According to Washington’s letter: “We presently saw their main body formed: but, from their motions, they seemed undetermined how to act.” It was about five in the morning. Nobody had shaken the cobwebs from their heads yet. This was a morning after a holiday. Did we really expect them to be fully alert? Or should they have been?

Soldiers are trained to quickly gather their wits and prepare themselves to fight. If they did not, they would not last long. If this was just any other morning, only the very first few seconds would have the Hessians disoriented. Not minutes into the fighting. What could have them “undetermined how to act”?

Without being stereotypical, Germans are pretty well known for their drinking. Let’s be fair. So are the Irish, the French, and many others. These were German soldiers celebrating a holiday away from home. Do we seriously think that they did not have a single drop of alcohol the night before? Do we seriously believe that they did not get drunk? It is hard to believe that the men were not a little hung over when Washington’s army attacked them. Otherwise, they would have more alert and might not have given up so easy.

The myth here might actually be fact. The historians are still debating this one.


The Painting

There is a famous painting by Emanuel Gottlieb Leutze that has caused the world to take in the myths of the crossing of the Delaware as fact. This painting shows Washington standing tall in the front of the boat as he led the soldiers across the river. Though very moving and patriotic, very little about this painting is a true representation of the event.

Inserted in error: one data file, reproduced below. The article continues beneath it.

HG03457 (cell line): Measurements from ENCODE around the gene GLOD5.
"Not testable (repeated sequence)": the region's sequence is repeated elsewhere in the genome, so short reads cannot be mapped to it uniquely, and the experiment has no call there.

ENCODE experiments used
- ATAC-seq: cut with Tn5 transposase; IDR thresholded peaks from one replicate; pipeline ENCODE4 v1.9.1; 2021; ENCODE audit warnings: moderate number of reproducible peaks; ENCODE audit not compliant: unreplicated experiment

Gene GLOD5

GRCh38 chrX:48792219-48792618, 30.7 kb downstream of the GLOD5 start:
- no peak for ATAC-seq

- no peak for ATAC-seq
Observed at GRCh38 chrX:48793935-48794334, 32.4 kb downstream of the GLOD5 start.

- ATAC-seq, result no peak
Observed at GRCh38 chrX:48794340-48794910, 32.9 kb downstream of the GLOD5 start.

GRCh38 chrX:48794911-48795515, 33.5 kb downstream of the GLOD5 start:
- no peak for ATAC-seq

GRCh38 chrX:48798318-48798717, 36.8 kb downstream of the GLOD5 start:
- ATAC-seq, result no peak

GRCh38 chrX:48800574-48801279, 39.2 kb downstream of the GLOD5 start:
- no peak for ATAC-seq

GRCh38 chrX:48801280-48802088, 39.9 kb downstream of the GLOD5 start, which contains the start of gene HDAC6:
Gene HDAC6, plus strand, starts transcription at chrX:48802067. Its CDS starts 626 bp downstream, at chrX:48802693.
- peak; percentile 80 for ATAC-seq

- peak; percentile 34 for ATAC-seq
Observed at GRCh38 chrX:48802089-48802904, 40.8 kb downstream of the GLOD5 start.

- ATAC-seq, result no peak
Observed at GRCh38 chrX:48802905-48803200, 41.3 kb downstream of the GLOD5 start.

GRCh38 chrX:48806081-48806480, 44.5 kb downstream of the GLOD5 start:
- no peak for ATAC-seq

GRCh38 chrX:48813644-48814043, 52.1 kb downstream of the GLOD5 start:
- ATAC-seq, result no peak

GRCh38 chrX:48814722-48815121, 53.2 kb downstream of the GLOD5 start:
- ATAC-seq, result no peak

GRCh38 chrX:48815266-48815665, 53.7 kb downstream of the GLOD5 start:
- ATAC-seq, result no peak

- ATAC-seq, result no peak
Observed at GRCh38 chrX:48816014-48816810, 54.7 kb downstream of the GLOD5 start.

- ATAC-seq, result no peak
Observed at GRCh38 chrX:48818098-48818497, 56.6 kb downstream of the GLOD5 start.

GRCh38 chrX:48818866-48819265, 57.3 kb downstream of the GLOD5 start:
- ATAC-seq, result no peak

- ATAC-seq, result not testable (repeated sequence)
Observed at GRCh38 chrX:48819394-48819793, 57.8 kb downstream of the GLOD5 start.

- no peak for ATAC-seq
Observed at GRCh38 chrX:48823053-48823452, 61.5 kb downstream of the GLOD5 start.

Buy at Art.com
Washington Crossing the Delaware, c.1851
Buy From Art.com


Problem #1 – The uniforms are just too pretty. The soldiers , including Washington, was not wearing pristine uniforms. They were dirty. They were not a pretty site and did not want to be. They were on a mission to win a battle.
Problem #2 – The time of day is all wrong. The crossing started as night fell. Remember from the quote earlier that Washington wanted to start across at nightfall on the 25th and be completely over by midnight. They would then have arrived by five o’clock in the morning to commence fighting. Instead it was three o’clock in the morning before they got the last of the artillery over. They crossed in the middle of the night.
Problem #3 – The flag is completely wrong. This flag was not adopted and placed into service for about six months after the battle. It was added into the painting for patriotic reasons only.

Myths develop around famous people and events because of the emotions involved. They myths could be developed to make someone or something more menacing than reality. They could be created to make them larger than life. The myths surrounding the Battle of Trenton were patriotic and romantic. Yet, they are myths that need to be removed to better understand the historical events. History is about facts. It is about real people and places. It is about knowing what really happened.


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Content copyright © 2014 by Rebecca Graf. All rights reserved.
This content was written by Rebecca Graf. If you wish to use this content in any manner, you need written permission. Contact Rebecca Graf for details.